After the feedline is attached to the J-pole the closet rod with the antenna attached is installed in the speaker stand with the tape end of the closet rod in the top of the speaker stand. The closet rod is resting on the three eye screws that prevent it from slipping down inside the speaker stand tubing. The two telescoping sections of the speaker stand are fully extended and the locking pins are in place.

Fully extended speaker stand with closet rod and antenna attached. The wagon, my partner, and our dog are off to the side.
Antenna fully extended. Also present is my partner and our dog for moral support.
A picure of the feedline velcroed right above the tripod component of the speaker stand.
A velcro wire tie is used to anchor the feedline to the bottom of the antenna mast to prevent it from being pulled over from the top if someone trips on the cable.
Yaesu FT3DR connected to the feedline with the wagon and antenna stand in the background.
My Yaesu FT3DR attached to the feedline with a SMA to PL-259 pigtail.

I was able to make a couple contacts using the Yaesu HT at 5w and monitored APRS transmissions for a while. So far everything is good.

Hand holding microphone of Kenwood TM-V71. In the background the radio is in a dry bag and sitting on the wagon.
Kenwood TM-V71 connected to the feedline and battery in the backpack. It’s protected from rain by an Ortleib dry bag.

The Yaesu HT is stowed in its bag and the Kenwood mobile radio is connected to battery power and the feedline. It’s also protected from the rain by a 5L Ortleib dry bag. More contacts are made on 2m without issue. I was able to make contacts in Portland, OR, Aloa, OR, Washugal, WA, and Vancouver, WA at 5w. More good news!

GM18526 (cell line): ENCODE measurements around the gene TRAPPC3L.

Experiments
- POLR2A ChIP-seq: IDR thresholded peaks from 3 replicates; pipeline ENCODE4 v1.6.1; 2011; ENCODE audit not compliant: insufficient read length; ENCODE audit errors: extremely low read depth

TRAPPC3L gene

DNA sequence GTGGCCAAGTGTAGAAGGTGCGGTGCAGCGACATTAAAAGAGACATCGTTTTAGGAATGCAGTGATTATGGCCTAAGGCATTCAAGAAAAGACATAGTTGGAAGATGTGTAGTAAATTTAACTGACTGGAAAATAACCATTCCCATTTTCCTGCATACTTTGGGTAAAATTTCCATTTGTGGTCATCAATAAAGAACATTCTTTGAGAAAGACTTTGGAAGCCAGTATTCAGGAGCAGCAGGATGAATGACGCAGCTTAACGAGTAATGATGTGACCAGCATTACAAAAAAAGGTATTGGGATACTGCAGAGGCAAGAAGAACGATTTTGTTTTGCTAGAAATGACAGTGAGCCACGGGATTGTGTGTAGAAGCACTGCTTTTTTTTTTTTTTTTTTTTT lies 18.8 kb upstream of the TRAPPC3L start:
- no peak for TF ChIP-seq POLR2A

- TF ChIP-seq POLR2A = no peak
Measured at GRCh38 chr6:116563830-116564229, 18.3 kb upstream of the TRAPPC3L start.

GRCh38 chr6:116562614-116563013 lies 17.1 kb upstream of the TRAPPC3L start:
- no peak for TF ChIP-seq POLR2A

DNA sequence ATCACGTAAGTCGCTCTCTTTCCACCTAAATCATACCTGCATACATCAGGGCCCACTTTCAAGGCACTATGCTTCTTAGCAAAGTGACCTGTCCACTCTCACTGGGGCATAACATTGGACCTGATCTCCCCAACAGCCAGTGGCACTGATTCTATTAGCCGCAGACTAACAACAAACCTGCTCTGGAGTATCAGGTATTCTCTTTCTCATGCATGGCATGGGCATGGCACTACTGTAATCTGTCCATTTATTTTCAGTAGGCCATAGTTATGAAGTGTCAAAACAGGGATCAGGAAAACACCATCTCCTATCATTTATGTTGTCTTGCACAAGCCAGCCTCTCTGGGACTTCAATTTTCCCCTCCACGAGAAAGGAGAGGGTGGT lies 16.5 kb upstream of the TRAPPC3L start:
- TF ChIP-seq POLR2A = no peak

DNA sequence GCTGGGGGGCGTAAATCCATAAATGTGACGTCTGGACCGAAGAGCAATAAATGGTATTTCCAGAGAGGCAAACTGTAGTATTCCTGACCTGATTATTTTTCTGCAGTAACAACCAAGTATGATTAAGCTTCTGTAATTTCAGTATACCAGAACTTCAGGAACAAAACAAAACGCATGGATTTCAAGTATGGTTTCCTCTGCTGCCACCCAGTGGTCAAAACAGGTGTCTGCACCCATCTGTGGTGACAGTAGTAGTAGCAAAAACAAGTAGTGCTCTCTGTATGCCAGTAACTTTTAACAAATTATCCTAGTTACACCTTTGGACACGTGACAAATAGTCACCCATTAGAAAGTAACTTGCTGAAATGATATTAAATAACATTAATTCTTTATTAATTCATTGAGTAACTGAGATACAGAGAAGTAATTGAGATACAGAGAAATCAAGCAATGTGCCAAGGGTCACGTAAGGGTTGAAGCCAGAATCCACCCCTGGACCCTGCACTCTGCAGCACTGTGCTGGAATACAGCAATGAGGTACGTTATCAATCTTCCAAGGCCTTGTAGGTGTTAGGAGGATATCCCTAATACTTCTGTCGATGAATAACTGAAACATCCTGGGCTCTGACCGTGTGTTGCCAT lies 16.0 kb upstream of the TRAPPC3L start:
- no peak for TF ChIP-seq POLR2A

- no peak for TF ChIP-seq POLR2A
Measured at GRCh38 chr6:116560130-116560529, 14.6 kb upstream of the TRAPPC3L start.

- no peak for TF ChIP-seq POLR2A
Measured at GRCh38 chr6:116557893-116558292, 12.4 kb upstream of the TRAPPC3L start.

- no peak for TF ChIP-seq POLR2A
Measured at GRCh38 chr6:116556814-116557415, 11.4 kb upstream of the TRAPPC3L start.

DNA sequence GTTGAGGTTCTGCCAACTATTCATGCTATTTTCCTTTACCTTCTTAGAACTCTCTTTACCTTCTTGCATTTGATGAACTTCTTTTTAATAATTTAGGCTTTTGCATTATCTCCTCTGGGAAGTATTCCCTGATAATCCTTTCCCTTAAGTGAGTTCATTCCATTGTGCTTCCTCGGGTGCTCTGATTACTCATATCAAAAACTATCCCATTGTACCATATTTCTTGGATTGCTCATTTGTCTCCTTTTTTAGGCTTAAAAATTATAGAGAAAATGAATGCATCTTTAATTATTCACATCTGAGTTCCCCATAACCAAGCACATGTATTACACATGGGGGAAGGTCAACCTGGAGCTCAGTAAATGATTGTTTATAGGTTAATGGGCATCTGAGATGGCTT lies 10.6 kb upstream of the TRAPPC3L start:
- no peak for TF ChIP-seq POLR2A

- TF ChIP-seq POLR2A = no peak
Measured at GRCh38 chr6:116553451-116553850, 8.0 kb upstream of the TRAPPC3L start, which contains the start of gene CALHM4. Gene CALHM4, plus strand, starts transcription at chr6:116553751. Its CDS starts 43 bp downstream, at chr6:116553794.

Hand holding the Mobinlinkd TNC3 and Raspberry Pi Zero W connected to each other. Radio data connector is also set up.
Winlink host, TNC, and radio connected.

It was finally time to send and receive some e-mail! I connected the Winlink Raspbery Pi to the power supply and the Mobilinkd TNC3 to the data port on the TM-V71. I pulled my phone up, found the generated wireless network, joined it…. and nothing! It partially connects but doesn’t get an IP address. Strange, but no matter. I assigned a manual IP to my phone and tried to connect to the Pi via IP address. The connection still failed. I rebooted the Pi and tried again. The wifi network shows up, I join it, no DHCP IP address. Bummer! All my tests having either been complete or failed it was time to pack up and head home.

At home I boot the Pi and it joins the home wifi network with no issue. I SSH into the Pi and begin reviewing the configuration for Dnsmasq (DHCP/DNS server). Everything looks good and the configuration is valid. I then look at the autohotspot script. It has the default IP address that the script ships with set. Then the “aha!” moment strikes. As part of writing my Winlink host setup guide I re-ran the Autohotspot install script so I could make sure my documentation was right. The fix is now obvious: I just changed the IP address in the Autohotspot script, kicked the Winlink host off my wifi network and restarted it. I’m now able to connect, get an IP address, and connect to Winlink and the documentation server!

Lesson learned… always re-test your setup after you mess with it, and if you re-run a setup script you should verify that your setup runs properly afterward. Fortunately this was not a emergency deployment and was close to my QTH.

Other things I learned from today:

  • The wagon doesn’t negotiate steep curbs well without a bit of finesse.
  • The antenna mast should be lashed in place on the wagon during transport so it doesn’t move in the wagon.
  • The wing nuts on the J-pole can get over-tightened easily making it hard to dismantle the setup.
  • The allthread stub that connects the two parts of the 2m element on the J-pole can be unscrewed easily and lost when the element is being removed. I’ve dropped it 3 times in the first 48 hours of having the antenna. Some red or blue Loctite is probably a good idea to keep the end of the stub fixed in the removable portion of the 2m element. The red (permanent) Loctite will also keep moisture out of that joint.
  • Sometimes the telescoping tubes on the speaker stand stick.
  • I live in NW Oregon and figuring out a wind and rain shelter is probably a good idea.
  • The speaker stand is pretty stable and sturdy. It will probably work without guying in mild wind.

Portable UHF/VHF Winlink host